Howell’s goes on to contrast this with how Protestants approach the early church:

The problem posed by the Protestant interpretation of early church history was as follows: how do you know what in the Fathers should be taken as binding and what should not? The Protestant answer was clear if not always easy to apply in practice: measure the Fathers against Scripture. Of course, the learned Roman Catholics believed this was an insufficient answer. How does one know if one’s interpretation of Scripture, which is being used as the criterion of judging the Fathers, is correct? The criterion of “the unanimous consent of the fathers” turned the Reformation’s answer on its head. It said that the way we know what interpretations of the Scriptures are legitimate is by the universality, antiquity, and consensus of the fathers. In this view, what was unanimous among the fathers, such as the real presence of Christ’s body and blood in the Eucharist, was binding on the church. What was not unanimous, such as how the creation narratives of Genesis were to be interpreted, was not binding.

I know that in Reformed circles some historians have argued, following the Dutch Calvinist w-v notion, that “objective” history is impossible and that the bias of faith in understanding the past adds value — it sees the hand of God at work or the importance of religious “values” where a non-believing historian miss them. Howell not only seems to follow this rejection of academic neutrality, but he adds criteria for studying the past that in my view rig the game before it even starts. He says that a historian needs to find continuity and unanimity among the church fathers.

This is sometimes what historians call lumping. That is, they take all positions and force them into a kind of consensus so that difficulties, tensions, even contradictions are ironed out of history. On the other side are splitters who recognize disagreements, discrepancies, rivalries, and discontinuities. I myself prefer the splitting model if only because the vacuous term “evangelical” is supposed somehow to make sense of the Assemblies of God and the Orthodox Presbyterian Church, or Calvinism is supposed to make sense of Scott Clark and Nelson Kloosterman.

If you pushed most historians, even though they complain about lumpers in their ranks, most would concede that the craft of history errs on the side of splitting because humans rarely agree, ideas are contested, and free societies (at least) inherently nurture disagreements (though the history of the human race is littered with intellectual combat). This is why Howell’s use of the word “honest” is curious. A Roman Catholic historian who must find consensus and unanimity may be honest. But people who see differences where others see the same thing can well ask whether the lumpers are truly being fair to the past. Funny, not even the Bible approaches salvation history as a lumper does it is hard to imagine a time in the sagas of the Israelites or the really early church (REC) when everyone agreed.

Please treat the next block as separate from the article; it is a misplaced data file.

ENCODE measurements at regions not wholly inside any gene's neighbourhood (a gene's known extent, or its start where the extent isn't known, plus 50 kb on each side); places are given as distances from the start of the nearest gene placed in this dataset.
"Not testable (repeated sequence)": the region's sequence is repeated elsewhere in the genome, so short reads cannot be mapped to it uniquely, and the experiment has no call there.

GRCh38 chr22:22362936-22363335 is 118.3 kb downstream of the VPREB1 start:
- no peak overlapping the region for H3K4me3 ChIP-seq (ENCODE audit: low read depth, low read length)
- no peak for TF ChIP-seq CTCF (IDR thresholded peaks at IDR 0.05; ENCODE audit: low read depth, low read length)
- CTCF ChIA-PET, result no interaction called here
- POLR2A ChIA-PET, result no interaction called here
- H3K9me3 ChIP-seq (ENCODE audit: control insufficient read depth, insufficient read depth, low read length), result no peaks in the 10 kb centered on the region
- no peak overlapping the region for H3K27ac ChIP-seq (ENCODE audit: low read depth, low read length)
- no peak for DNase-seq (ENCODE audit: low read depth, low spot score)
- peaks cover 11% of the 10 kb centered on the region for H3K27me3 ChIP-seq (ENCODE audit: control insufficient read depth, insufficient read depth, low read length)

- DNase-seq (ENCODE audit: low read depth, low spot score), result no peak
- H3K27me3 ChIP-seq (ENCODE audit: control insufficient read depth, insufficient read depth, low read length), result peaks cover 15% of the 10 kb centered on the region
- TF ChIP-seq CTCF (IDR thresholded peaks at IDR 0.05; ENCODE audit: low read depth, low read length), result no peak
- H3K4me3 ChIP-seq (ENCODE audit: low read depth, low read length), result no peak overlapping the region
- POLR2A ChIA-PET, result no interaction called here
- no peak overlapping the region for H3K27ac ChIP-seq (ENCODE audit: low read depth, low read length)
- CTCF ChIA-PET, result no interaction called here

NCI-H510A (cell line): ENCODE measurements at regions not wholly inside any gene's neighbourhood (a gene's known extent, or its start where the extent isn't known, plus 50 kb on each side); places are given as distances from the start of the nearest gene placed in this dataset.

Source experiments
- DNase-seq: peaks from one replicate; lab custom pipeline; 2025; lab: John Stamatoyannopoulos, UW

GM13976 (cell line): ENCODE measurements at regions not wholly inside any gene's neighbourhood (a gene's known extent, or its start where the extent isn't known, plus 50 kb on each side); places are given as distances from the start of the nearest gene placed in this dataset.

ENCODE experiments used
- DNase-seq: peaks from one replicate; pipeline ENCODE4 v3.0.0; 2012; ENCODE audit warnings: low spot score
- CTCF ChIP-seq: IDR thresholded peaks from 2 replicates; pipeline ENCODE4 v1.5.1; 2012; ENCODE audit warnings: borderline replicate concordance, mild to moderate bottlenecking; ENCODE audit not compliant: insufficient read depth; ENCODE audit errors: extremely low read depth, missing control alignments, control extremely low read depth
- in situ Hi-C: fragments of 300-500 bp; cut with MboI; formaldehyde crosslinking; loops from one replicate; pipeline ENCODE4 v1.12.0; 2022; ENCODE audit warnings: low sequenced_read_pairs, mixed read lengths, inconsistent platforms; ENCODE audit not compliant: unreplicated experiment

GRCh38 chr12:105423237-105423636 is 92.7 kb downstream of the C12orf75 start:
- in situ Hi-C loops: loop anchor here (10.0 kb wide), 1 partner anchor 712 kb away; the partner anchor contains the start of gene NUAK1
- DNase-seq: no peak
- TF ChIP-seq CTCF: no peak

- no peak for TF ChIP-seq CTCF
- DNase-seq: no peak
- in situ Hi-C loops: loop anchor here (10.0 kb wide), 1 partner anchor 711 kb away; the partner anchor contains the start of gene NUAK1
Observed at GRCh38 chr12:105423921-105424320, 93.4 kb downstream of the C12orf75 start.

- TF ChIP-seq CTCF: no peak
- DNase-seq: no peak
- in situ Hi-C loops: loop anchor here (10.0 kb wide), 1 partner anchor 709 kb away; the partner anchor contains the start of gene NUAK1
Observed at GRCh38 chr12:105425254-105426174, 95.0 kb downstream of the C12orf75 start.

Will Piper, Carson, and Keller Alone Be Left Standing (or why don't rappers rap about Native Americans)?

Readers at Old Life know that Puritanism is not on the A-list of favorite topics (unless it is to kvetch about experimental Calvinism). But the recent discussion of Propaganda’s song, “Precious Puritans,” has me reaching in my apologetics tool box (as if John Frame taught me nothing or that I ever heard of Propaganda before).

The issue so far seems to be whether or not to criticize heroes. Anthony Bradley, defender of Propaganda, argues for a sensible outlook on historical actors:

Those who would reject the Puritans because of their white supremacy will themselves struggle to find much of anyone in Western Christianity to embrace. All have sinned and fallen short of the glory of God in some way (Rom. 3:23), including all of those we hold in high esteem. There is an obvious “no” because this is not how the Bible teaches Christians to engage in cultural and historical analysis. We are to eat the meat and spit out the bones. This includes those who are both inside and outside the tribe. There is much meat in the Puritans but there are also massive bones.

Thabiti Anyabwile concurs at his Gospel Coalition blog (though the irony is rich since TGC is pretty averse to criticism of its theological celebrities):

That’s why we need people less infatuated than ourselves to tell us the plain truth we miss. As I read the exchanges, the folks who seem to have the greatest difficulty with the song are the folks who seem (sometimes they say so) to have the highest appreciation for the Puritans. That’s the pedestal Prop mentions. By definition, raising someone to a pedestal means lifting them beyond critique and realistic assessment. If we “pedestalize” our heroes, we’re bound to miss things and we need others to point to it. But, we don’t like to have people kicking around our pedestals. Our idols may topple and fall. For instance, I don’t like people kicking around the pedestal of Dr. Martin Luther King, Jr. I grew up with a grandmother who kept a cheesy painting of Jesus, King, and Kennedy hanging on her living room wall. Jesus was elevated in the center of the picture, with the requisite soft yellow halo, while King and Kennedy appeared on his left and right. Makes you wonder if the painter ever heard King’s “Drum Major Instinct” sermon. But many evangelicals have the habit of mentioning plagiarism and adultery and “liberal theology” whenever Dr. King’s name is raised. And there’s something in me that kicks back, defends, guards the pedestal and remembers the painting.